Since SM2T was first introduced, roughly 8 or 9 years ago now, it has also been taken up by some sites as a way to "bulk backup" volumes to tape in situations where restore granularity was considered less important than raw backup performance (Granular restoration of individual files/directories is not possible from the SM2T format. It is really meant as a "whole volume" type of a thing). The most recent development in the area of SM2T is that IBM's Tivoli Storage Manager (TSM) backup application is now able to perform backups/restores using the SM2T mechanism, albeit with the same limitations in the area of restore granularity. It is in this context that the VTL can play, simply by acting as the "tape" target of an SM2T.
Hi James.... The reason VTL's can sometimes (but not always) cut down on physical tape usage actually don't usually have much to do with dedupe. I don't know of any VTL's that are able to create physical tape directly that actually write deduped data to tape, including our own. In our case, physical tape is always created in a "native format", meaning the data written to the ptape is always identical to the original data that was written into the corresponding virtual tape by the backup application. This ensures the ptape can be restored directly if necessary, without the need for the VTL to be in the picture.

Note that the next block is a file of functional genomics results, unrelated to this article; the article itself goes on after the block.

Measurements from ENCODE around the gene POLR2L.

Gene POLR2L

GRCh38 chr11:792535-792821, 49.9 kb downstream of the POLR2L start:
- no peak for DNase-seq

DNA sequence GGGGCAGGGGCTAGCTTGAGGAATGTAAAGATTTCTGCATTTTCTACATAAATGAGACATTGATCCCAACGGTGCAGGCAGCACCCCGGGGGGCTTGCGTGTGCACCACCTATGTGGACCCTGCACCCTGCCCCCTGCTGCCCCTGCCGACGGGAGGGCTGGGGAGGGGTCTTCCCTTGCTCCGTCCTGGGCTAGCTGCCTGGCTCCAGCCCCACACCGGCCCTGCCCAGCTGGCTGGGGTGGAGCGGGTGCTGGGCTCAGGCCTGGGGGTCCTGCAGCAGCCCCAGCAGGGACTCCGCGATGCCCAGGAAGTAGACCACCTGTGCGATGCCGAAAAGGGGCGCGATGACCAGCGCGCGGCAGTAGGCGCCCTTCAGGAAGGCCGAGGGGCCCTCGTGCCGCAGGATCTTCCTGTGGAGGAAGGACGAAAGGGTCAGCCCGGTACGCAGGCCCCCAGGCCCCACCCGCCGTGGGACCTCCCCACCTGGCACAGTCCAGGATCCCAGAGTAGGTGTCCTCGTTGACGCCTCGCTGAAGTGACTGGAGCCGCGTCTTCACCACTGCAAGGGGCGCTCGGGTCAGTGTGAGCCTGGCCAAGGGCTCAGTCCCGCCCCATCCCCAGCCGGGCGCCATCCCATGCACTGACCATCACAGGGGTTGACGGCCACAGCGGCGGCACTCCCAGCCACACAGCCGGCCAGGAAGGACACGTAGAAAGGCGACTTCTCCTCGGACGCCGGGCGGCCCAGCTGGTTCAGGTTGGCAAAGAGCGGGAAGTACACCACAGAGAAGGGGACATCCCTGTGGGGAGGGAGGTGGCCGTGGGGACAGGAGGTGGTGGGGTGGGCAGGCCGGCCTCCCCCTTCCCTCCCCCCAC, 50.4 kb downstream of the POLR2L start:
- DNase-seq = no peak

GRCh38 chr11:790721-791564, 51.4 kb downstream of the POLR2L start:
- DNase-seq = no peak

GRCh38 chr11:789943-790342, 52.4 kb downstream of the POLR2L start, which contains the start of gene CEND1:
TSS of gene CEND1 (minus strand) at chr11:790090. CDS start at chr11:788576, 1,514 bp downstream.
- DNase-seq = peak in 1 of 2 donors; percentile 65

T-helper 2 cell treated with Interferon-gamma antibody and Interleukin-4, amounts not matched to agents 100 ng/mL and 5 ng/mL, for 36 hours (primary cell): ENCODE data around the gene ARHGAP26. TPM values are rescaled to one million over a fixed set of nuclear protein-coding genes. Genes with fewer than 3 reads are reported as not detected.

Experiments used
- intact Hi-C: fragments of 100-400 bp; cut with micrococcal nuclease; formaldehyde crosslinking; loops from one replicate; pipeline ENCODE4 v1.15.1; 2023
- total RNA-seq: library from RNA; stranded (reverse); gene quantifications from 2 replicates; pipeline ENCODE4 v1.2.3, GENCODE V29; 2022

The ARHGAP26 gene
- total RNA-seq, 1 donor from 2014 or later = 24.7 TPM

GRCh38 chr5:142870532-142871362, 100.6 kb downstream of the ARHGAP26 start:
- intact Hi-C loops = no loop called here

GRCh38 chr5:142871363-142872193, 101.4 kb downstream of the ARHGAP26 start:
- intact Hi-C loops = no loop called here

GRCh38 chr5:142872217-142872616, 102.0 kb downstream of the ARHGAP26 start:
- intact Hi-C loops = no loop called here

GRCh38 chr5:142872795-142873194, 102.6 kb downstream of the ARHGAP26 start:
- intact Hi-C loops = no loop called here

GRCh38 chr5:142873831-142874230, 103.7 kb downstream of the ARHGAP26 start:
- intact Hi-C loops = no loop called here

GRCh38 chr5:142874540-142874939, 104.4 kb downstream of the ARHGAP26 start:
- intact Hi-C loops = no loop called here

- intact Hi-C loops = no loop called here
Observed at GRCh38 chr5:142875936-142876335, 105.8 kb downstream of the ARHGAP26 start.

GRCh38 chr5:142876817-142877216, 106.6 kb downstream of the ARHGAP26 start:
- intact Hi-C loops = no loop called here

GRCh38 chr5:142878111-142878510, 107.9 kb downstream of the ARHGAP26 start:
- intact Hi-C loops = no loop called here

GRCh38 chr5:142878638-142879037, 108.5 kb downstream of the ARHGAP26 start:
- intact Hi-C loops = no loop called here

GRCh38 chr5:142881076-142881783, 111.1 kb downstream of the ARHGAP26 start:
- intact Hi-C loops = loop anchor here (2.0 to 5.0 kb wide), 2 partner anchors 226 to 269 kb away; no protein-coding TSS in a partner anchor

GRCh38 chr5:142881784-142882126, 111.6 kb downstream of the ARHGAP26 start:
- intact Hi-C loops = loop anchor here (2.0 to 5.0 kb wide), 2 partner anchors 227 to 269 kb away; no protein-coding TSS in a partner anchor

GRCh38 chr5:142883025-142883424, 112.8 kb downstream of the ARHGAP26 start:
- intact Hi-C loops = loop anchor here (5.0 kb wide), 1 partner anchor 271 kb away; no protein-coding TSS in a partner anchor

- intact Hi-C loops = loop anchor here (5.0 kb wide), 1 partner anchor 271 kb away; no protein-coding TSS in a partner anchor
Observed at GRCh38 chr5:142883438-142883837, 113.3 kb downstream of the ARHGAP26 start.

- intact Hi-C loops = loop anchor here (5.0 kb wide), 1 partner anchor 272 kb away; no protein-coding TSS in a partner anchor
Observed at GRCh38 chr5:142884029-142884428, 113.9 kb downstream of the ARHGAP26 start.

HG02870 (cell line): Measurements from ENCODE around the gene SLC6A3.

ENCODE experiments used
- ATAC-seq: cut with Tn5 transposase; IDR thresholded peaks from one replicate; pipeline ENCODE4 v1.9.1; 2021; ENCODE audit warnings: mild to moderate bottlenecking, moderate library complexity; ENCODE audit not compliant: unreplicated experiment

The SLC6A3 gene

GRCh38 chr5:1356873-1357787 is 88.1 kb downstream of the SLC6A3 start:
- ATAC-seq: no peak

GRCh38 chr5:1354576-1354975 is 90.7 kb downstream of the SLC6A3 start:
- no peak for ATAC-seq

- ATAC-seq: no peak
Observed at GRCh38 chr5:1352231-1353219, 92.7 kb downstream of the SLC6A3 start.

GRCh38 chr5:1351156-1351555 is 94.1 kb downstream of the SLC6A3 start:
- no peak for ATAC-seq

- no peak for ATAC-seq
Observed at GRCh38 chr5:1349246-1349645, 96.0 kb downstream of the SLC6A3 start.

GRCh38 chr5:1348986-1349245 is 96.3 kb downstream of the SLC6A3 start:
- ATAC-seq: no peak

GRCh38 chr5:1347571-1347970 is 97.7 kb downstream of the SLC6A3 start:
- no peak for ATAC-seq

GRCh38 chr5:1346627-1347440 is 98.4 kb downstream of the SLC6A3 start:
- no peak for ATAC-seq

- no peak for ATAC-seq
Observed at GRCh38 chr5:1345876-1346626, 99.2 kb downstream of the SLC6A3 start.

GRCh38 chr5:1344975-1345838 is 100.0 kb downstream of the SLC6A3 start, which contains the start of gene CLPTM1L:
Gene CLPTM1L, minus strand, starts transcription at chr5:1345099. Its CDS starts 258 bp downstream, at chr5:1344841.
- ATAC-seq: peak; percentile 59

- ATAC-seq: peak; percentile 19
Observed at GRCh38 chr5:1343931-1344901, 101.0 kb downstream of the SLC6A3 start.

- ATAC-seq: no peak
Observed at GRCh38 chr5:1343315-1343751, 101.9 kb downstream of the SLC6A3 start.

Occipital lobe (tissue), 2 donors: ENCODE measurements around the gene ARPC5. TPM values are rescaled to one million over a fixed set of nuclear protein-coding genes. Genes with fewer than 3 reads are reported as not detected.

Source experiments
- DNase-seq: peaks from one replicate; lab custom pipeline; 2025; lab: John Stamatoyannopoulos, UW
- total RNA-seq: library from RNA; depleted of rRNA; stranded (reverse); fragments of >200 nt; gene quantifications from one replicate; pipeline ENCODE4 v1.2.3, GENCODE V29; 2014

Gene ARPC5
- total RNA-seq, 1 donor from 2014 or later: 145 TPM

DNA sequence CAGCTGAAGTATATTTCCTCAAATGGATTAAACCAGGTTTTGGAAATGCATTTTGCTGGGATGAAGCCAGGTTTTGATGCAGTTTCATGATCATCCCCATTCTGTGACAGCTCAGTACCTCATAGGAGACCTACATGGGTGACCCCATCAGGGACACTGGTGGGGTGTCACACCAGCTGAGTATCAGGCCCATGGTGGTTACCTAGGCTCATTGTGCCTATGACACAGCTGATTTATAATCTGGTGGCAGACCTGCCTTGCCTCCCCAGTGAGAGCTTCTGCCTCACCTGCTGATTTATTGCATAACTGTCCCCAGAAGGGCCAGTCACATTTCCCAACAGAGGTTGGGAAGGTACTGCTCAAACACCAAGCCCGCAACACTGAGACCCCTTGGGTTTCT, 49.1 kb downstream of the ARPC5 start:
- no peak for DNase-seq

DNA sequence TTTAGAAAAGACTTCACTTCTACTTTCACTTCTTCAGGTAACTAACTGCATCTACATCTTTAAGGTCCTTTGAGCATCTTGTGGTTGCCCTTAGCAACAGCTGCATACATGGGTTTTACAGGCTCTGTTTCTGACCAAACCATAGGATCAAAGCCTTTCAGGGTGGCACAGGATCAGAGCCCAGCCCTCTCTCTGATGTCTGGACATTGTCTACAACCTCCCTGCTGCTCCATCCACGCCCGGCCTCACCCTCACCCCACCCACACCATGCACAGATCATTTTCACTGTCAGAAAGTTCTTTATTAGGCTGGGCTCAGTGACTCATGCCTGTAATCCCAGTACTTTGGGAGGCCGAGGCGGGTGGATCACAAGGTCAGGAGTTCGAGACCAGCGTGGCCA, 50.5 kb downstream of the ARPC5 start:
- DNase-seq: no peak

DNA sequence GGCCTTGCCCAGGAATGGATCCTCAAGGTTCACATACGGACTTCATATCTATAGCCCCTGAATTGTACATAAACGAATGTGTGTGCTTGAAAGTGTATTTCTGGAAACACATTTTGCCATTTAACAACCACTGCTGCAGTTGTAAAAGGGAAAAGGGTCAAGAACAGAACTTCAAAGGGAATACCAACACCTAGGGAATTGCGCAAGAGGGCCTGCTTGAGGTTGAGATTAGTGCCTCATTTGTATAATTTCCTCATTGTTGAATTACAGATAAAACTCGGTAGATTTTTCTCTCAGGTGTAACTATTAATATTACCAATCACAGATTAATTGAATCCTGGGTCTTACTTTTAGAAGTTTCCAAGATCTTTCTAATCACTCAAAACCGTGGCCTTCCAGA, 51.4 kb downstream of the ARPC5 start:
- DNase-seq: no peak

Your SnapMirror-to-Tape question is an interesting one. If a deduped FlexVol is SnapMirrored to a virtual tape within the VTL, it will indeed be stored in a deduped form within that virtual tape. However, it would not have been the VTL's dedupe implementation that did the "dedupe-ing"! :-) What's happening is that SnapMirror-to-tape would send the already-deduped structure of the deduped FlexVol out to tape. In fact if you SnapMirror a deduped FlexVol to physical tape, it would be stored in its already-deduped form on physical tape too, so the VTL really can't take any credit for doing anything "clever" to make this work. It just works from the source of the data, to wit the dedupe FlexVol itself. A rough analogy here would be if you were to write a ZIP file onto a physical tape, the compressed zip file would be there on the tape, but it wasn't the tape drive that compressed it.